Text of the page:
Even if winter does not go away before next weekend, the weather has its orders. In the United States, it is time to “jump” forward.
Daylight saving time announces its entry at 2 a.m. local time on Sunday for most of the country. Standard time hibernates until November 6. It will stay brighter longer into the evening, but the sun will rise later in the morning than it did during the standard time months.
Remember to set the clocks an hour ahead, usually before you go to bed on Saturday nights.
No time changes are observed in Hawaii, most of Arizona, Puerto Rico, the US Virgin Islands, American Samoa, Guam and the Northern Marianas.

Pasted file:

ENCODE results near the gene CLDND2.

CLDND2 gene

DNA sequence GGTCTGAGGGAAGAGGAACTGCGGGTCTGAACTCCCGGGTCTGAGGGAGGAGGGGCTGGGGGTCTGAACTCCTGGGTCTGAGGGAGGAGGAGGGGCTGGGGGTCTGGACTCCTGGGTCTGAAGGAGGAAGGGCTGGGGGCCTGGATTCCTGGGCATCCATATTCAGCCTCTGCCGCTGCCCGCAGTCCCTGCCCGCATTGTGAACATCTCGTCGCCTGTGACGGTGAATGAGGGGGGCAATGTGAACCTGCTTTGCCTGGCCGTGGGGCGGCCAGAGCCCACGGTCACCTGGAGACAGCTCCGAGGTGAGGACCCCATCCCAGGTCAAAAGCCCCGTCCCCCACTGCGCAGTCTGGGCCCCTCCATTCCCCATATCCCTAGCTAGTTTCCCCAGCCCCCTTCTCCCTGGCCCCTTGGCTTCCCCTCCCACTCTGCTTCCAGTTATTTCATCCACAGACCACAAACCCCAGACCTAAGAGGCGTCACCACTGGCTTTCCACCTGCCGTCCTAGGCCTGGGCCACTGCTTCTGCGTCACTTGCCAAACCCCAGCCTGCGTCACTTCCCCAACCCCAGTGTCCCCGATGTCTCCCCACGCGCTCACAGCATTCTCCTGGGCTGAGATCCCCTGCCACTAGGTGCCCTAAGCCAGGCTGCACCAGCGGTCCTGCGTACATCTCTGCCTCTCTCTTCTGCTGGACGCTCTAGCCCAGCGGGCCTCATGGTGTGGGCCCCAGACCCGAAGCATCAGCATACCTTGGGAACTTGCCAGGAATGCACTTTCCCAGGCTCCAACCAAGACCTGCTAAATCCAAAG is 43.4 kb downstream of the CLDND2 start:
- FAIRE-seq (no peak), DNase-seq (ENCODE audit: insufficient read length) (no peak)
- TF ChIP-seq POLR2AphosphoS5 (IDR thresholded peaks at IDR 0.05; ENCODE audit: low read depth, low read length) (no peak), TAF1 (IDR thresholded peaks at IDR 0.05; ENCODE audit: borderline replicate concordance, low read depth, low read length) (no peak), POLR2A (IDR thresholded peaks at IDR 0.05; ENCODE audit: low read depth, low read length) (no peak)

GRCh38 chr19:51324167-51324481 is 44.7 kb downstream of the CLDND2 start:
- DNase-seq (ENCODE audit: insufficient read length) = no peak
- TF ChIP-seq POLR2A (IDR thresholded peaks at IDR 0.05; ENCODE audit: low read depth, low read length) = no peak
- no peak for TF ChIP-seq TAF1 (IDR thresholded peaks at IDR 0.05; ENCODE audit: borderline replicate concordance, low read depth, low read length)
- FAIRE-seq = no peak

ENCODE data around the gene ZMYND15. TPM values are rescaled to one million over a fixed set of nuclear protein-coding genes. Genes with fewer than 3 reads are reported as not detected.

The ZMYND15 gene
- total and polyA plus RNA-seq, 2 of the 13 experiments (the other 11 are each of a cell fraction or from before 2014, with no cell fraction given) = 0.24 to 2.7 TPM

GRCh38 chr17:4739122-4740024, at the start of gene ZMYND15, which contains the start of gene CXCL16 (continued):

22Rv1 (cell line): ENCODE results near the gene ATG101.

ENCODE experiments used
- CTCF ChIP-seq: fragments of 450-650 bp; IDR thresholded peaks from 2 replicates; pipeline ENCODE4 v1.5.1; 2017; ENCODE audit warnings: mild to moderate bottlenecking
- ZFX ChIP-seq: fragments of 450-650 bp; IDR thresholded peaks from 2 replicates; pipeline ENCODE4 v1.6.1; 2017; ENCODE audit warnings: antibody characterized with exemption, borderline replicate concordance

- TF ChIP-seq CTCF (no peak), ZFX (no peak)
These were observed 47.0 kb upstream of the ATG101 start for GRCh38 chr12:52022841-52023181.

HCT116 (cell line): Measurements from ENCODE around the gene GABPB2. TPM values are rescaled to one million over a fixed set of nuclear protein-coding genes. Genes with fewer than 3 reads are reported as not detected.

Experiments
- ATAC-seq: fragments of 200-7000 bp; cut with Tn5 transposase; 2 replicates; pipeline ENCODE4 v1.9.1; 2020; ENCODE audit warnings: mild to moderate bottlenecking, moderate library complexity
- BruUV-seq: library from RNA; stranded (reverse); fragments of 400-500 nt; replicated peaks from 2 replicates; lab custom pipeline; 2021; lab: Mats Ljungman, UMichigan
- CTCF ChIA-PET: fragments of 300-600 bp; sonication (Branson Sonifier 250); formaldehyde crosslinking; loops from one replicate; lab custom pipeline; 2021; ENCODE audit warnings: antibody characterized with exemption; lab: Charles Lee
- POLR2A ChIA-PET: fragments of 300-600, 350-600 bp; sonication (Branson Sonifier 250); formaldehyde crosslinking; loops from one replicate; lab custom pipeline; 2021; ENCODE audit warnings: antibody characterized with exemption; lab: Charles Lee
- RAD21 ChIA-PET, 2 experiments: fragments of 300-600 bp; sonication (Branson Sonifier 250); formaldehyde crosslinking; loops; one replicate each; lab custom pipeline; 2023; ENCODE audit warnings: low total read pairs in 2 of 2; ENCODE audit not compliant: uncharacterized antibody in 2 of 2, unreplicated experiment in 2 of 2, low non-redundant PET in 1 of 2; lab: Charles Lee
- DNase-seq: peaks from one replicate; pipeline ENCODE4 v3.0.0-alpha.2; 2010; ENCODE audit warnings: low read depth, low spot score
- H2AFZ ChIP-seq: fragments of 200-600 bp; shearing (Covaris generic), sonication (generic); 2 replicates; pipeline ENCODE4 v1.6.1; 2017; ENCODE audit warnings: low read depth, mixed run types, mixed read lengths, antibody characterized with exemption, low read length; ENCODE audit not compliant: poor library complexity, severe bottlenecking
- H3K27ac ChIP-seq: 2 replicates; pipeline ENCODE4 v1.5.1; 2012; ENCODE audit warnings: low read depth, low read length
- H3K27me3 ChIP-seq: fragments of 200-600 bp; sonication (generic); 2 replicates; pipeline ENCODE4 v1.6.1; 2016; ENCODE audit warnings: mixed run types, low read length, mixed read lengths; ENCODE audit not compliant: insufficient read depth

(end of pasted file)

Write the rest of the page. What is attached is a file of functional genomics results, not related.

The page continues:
A poll last October shows most Americans want to avoid switching between daylight saving time and standard time, though there’s no consensus on which should be used all day. ‘year.
The Associated Press-NORC Center for Public Affairs Research poll found that only 25% of Americans said they preferred switching between standard time and daylight saving time.
Forty-three percent of Americans said they would like to see standard time used year-round. Thirty-two percent say they would prefer daylight saving time to be used year-round.
Every spring we put our clocks forward one hour and every fall we put them back, but why? Before jumping forward an hour this weekend, learn the real story behind daylight saving time.
The AP-NORC poll of 1,083 adults was conducted Oct. 21-25 using a sample drawn from the AmeriSpeak NORC Probability-Based Panel, which is designed to be representative of the U.S. population. The margin of sampling error for all respondents is plus or minus 4 percentage points.